Background: Never frozen liquid plasma (LP) has limited shelf life versus fresh frozen plasma (FFP) or plasma frozen within 24 h (PF24). Previous studies showed decreasing factor activities after Day (D)14 in thawed FFP but no differences between LP and FFP until D10. This study examined LP function through D40. Study design and methods: FFP and PF24 were stored at −20°C until assaying. LP was assayed on D5 then stored (4°C) for testing through D40. A clinical coagulation analyzer measured Factor (F)V, FVIII, fibrinogen, prothrombin time (PT), and activated partial thromboplastin time (aPTT). Thromboelastography (TEG) and thrombogram measured functional coagulation. Ristocetin cofactor assay quantified von Willebrand factor (vWF) activity. Residual platelets were counted. Results: FV/FVIII showed diminished activity over time in LP, while PT and aPTT both increased over time. LP vWF declined significantly by D7. Fibrinogen remained high through D40. Thrombin lagtime was delayed in LP but consistent to D40, while peak thrombin was significantly lower in LP but did not significantly decline over time. TEG R-time and angle remained constant. LP and PF24 (with residual platelets) had initially higher TEG maximum amplitudes (MA), but by D14 LP was similar to FFP. Conclusion: Despite significant declines in some factors in D40 LP, fibrinogen concentration and TEG MA were stable suggesting stored LP provides fibrinogen similarly to frozen plasmas even at D40. LP is easier to store and prepare for prehospital transfusion, important benefits when the alternative is crystalloid.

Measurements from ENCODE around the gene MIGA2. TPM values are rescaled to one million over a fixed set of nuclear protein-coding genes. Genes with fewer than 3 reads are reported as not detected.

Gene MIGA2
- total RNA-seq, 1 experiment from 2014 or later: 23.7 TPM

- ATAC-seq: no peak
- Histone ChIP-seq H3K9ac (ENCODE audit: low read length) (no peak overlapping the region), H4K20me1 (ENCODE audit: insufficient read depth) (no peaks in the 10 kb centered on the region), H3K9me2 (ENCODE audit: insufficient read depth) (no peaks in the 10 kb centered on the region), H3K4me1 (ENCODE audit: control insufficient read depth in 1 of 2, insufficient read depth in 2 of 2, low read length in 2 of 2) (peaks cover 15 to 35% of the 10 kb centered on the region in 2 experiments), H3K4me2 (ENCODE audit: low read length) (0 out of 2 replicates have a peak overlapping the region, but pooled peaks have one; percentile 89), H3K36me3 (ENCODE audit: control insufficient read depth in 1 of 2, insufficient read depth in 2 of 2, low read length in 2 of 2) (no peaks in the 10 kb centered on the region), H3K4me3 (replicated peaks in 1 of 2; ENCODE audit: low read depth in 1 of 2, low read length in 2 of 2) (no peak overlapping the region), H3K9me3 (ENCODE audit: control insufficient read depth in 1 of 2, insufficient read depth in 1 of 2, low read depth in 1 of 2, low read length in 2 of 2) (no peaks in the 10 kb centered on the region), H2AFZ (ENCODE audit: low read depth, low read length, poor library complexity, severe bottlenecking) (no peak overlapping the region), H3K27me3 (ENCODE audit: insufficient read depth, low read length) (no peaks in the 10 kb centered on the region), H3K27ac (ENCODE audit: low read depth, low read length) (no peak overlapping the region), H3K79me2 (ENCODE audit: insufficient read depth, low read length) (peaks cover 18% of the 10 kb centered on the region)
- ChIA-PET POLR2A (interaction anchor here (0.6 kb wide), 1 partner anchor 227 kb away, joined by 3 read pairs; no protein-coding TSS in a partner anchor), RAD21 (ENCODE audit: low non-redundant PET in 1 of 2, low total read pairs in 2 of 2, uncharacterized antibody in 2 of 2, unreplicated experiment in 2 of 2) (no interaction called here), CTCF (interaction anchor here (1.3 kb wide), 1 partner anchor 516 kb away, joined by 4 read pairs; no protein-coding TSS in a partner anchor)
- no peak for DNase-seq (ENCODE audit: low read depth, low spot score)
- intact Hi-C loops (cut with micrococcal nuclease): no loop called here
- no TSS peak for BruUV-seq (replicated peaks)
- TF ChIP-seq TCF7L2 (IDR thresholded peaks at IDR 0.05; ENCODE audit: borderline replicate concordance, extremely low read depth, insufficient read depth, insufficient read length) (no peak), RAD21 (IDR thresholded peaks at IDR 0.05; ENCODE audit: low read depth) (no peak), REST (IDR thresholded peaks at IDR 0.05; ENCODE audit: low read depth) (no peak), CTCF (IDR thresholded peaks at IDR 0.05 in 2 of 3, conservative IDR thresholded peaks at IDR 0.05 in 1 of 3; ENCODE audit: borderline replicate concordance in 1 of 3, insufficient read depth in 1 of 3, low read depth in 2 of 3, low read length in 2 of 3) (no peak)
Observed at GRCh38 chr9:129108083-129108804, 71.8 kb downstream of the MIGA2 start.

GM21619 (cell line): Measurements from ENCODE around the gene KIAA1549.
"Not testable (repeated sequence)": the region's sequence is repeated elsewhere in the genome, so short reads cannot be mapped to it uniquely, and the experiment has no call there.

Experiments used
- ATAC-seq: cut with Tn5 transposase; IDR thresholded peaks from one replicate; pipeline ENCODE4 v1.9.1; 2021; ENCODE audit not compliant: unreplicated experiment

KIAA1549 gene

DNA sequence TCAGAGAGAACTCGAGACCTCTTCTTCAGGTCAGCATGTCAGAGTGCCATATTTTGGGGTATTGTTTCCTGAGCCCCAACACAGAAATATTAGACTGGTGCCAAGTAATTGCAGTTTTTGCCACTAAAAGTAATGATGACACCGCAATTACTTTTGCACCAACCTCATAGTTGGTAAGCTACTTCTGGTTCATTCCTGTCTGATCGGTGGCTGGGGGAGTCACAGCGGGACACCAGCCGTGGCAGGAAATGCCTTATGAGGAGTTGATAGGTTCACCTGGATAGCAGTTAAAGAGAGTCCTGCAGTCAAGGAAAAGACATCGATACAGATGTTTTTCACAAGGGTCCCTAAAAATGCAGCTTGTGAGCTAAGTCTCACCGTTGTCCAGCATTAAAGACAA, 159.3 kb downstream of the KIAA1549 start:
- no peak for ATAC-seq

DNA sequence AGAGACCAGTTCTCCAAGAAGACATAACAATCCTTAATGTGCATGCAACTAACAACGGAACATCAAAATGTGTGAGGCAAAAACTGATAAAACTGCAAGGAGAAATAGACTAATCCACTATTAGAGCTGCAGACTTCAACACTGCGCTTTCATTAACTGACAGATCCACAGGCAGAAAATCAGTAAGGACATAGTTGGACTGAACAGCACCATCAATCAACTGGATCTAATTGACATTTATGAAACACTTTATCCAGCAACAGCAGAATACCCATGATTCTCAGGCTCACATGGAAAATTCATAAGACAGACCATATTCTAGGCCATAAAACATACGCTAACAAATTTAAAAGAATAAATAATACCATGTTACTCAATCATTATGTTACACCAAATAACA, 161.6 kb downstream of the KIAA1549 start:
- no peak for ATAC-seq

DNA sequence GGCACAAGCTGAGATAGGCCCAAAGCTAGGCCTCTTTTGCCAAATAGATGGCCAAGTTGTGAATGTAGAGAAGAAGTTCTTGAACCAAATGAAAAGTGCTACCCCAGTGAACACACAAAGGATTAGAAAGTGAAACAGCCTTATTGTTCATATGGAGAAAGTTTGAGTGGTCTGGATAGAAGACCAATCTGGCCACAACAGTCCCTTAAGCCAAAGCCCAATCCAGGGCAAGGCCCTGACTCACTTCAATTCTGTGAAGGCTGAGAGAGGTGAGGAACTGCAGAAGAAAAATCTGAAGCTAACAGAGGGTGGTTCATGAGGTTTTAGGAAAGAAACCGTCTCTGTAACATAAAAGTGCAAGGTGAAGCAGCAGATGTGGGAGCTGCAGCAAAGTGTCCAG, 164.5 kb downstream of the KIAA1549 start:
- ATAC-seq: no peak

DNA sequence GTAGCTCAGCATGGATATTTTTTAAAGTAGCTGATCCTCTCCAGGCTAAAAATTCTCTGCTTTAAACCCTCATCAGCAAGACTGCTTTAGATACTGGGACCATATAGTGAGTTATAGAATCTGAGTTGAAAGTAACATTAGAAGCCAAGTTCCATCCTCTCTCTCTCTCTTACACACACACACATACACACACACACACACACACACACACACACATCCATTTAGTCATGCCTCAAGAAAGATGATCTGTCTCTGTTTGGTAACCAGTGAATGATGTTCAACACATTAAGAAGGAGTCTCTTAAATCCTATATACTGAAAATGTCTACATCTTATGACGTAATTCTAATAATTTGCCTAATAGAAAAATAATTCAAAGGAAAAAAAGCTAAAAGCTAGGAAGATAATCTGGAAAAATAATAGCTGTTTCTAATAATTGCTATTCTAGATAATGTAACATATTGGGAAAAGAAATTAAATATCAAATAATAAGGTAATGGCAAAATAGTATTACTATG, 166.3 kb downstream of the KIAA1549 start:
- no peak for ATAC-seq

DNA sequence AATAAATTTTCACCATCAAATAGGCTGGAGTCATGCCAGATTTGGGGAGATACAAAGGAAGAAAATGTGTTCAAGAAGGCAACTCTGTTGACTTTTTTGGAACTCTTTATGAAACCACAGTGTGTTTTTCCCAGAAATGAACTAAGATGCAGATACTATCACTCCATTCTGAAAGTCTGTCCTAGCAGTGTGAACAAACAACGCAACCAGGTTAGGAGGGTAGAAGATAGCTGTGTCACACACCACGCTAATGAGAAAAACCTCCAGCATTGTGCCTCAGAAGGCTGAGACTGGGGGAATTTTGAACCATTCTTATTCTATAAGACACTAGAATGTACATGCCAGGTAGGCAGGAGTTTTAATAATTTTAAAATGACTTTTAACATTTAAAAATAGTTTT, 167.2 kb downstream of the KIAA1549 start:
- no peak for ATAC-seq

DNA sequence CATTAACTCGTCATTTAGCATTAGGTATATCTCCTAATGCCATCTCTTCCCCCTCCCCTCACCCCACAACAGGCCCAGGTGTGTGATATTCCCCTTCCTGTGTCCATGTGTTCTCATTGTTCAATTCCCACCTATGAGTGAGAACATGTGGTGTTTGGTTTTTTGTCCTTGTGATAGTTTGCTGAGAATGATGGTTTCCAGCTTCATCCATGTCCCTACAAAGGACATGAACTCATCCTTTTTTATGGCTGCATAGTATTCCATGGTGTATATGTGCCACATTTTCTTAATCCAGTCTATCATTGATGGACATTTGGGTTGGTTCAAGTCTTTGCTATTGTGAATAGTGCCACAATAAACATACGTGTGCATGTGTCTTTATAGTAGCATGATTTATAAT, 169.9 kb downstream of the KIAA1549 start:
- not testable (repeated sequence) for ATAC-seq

- liquid plasma
- long term storage